An arranged marriage is expected for Raizl, but she's not like the other young women in her Hasidic sect in Brooklyn. Raizl has a college scholarship to study accounting, a part-time job that supports her family, and a hidden computer making it all possible. That's where she finds the porn, through the slippery slope of an innocent Google search. As Raizl dives deeper into the world of porn at night, her daytime life begins to unravel.
Raizl’s ability to exist in dualities, resisting easy answers and easy characterizations, is almost Talmudic in its rigor. In particularly inspired scenes at her college ... This curiosity and eagerness to take in the world around her, while still allowing for the possibility that her ultimate place may very well be within the community she has always known, is what makes Raizl such a compelling narrator. Berliner’s uncompromising choice to fill Shmutz with Yiddish vernacular also plants the reader firmly in Raizl’s perspective. Raizl may not be in control of her pornography habit, or the money she makes at her job in the diamond district, or even — depending on the reader’s perspective, and Berliner’s generous prose allows for as many dualities in the reader as she fosters in her narrator — the way religion influences the way she moves through the world. But she is in control of her narrative ... There are a myriad of possibilities for meaning, so many of them outlined in Berliner’s sharply observant novel. Nevertheless, Raizl is given the option that so many women — Hasidic or otherwise — are often denied: the ability to choose that meaning for herself.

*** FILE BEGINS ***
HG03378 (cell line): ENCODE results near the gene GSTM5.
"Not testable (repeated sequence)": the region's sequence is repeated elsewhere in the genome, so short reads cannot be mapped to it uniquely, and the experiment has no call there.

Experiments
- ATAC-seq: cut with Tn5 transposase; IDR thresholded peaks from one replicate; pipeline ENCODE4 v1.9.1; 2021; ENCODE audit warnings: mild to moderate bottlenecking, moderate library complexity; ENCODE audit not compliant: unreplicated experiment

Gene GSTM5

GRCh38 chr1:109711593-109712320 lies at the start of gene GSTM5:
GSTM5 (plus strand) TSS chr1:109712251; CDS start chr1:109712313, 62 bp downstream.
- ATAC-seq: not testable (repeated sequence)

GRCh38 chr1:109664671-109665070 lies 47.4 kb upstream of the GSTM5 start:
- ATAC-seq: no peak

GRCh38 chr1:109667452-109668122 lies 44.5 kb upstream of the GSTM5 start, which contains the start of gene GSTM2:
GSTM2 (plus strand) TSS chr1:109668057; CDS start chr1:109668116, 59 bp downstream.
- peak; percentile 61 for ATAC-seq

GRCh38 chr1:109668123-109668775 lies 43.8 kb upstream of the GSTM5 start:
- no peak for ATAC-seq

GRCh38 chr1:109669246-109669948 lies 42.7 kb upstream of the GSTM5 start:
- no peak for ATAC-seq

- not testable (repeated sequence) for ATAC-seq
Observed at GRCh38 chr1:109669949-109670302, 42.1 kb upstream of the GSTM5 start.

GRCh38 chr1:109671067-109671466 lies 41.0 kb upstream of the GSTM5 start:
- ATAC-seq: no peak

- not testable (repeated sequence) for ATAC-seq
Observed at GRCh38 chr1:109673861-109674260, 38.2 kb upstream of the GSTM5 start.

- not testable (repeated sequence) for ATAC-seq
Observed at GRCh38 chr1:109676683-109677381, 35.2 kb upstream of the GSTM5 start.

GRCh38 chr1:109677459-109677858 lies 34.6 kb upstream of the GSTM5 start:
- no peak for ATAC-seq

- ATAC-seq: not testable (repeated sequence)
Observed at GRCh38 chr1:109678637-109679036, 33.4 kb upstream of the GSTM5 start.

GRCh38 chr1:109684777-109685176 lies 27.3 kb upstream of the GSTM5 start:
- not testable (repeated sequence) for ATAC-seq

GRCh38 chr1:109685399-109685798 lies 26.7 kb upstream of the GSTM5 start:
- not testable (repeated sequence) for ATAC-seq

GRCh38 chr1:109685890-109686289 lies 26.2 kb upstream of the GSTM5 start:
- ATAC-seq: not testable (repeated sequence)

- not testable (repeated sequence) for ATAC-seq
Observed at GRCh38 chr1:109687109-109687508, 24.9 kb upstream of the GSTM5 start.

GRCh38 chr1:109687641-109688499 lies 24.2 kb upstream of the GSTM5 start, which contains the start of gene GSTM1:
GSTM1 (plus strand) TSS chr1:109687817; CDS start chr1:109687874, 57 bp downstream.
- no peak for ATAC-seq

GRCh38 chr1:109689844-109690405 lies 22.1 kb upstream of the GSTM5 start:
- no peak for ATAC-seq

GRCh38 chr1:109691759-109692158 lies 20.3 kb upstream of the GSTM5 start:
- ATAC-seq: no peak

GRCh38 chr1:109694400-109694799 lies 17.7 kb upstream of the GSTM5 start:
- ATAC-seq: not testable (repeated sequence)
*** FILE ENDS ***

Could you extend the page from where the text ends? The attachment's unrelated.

Berliner’s very literal and Yiddish-inflected synopses of porn as perceived by Raizl are hilarious and endearing ... a dirty book with a pure heart, though the story was wrapped up before I was ready to leave Raizl’s wonderfully horny head. Let her laptop burn forever into the night.
... memorable ... Berliner shines in her depictions of a deeply religious life, both in its inequities and its enchantments. If the plot is at times a bit sparse, the prose is inventive, notably in how it uses Raizl’s native Yiddish (and her application of it to porn) to great effect. This brave, eye-opening tale is full of surprises.